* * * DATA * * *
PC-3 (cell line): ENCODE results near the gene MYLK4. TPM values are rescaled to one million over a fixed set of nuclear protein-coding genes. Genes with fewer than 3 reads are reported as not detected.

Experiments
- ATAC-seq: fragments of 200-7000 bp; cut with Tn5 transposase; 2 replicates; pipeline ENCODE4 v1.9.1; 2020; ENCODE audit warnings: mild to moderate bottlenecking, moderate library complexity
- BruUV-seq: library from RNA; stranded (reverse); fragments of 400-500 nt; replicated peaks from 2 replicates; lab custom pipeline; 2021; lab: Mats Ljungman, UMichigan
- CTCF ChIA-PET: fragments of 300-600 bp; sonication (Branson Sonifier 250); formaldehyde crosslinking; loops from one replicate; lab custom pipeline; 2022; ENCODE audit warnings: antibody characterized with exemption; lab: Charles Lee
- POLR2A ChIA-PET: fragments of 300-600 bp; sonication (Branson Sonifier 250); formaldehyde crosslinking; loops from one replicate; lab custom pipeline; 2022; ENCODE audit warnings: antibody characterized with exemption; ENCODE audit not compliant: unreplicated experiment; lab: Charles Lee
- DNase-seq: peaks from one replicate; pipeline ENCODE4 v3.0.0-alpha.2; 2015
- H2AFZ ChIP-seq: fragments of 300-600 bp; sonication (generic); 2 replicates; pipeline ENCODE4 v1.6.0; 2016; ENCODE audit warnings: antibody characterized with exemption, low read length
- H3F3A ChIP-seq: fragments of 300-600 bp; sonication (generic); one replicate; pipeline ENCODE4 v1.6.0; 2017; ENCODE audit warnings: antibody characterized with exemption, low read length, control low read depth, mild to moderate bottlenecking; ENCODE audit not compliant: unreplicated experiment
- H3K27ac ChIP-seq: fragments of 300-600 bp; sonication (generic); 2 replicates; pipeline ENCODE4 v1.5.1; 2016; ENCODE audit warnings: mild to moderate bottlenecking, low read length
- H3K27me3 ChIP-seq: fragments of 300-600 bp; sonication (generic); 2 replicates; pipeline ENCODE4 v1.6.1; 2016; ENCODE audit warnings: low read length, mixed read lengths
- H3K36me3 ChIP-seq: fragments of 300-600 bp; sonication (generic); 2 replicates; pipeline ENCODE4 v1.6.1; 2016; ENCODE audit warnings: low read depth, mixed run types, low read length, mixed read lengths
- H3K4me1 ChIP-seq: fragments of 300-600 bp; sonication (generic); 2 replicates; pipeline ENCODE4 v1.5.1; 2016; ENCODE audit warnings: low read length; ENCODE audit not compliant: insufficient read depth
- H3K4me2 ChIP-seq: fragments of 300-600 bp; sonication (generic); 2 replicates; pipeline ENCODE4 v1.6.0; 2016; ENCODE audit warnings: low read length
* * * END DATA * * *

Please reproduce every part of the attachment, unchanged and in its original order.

PC-3 (cell line): ENCODE results near the gene MYLK4. TPM values are rescaled to one million over a fixed set of nuclear protein-coding genes. Genes with fewer than 3 reads are reported as not detected.

Experiments
- ATAC-seq: fragments of 200-7000 bp; cut with Tn5 transposase; 2 replicates; pipeline ENCODE4 v1.9.1; 2020; ENCODE audit warnings: mild to moderate bottlenecking, moderate library complexity
- BruUV-seq: library from RNA; stranded (reverse); fragments of 400-500 nt; replicated peaks from 2 replicates; lab custom pipeline; 2021; lab: Mats Ljungman, UMichigan
- CTCF ChIA-PET: fragments of 300-600 bp; sonication (Branson Sonifier 250); formaldehyde crosslinking; loops from one replicate; lab custom pipeline; 2022; ENCODE audit warnings: antibody characterized with exemption; lab: Charles Lee
- POLR2A ChIA-PET: fragments of 300-600 bp; sonication (Branson Sonifier 250); formaldehyde crosslinking; loops from one replicate; lab custom pipeline; 2022; ENCODE audit warnings: antibody characterized with exemption; ENCODE audit not compliant: unreplicated experiment; lab: Charles Lee
- DNase-seq: peaks from one replicate; pipeline ENCODE4 v3.0.0-alpha.2; 2015
- H2AFZ ChIP-seq: fragments of 300-600 bp; sonication (generic); 2 replicates; pipeline ENCODE4 v1.6.0; 2016; ENCODE audit warnings: antibody characterized with exemption, low read length
- H3F3A ChIP-seq: fragments of 300-600 bp; sonication (generic); one replicate; pipeline ENCODE4 v1.6.0; 2017; ENCODE audit warnings: antibody characterized with exemption, low read length, control low read depth, mild to moderate bottlenecking; ENCODE audit not compliant: unreplicated experiment
- H3K27ac ChIP-seq: fragments of 300-600 bp; sonication (generic); 2 replicates; pipeline ENCODE4 v1.5.1; 2016; ENCODE audit warnings: mild to moderate bottlenecking, low read length
- H3K27me3 ChIP-seq: fragments of 300-600 bp; sonication (generic); 2 replicates; pipeline ENCODE4 v1.6.1; 2016; ENCODE audit warnings: low read length, mixed read lengths
- H3K36me3 ChIP-seq: fragments of 300-600 bp; sonication (generic); 2 replicates; pipeline ENCODE4 v1.6.1; 2016; ENCODE audit warnings: low read depth, mixed run types, low read length, mixed read lengths
- H3K4me1 ChIP-seq: fragments of 300-600 bp; sonication (generic); 2 replicates; pipeline ENCODE4 v1.5.1; 2016; ENCODE audit warnings: low read length; ENCODE audit not compliant: insufficient read depth
- H3K4me2 ChIP-seq: fragments of 300-600 bp; sonication (generic); 2 replicates; pipeline ENCODE4 v1.6.0; 2016; ENCODE audit warnings: low read length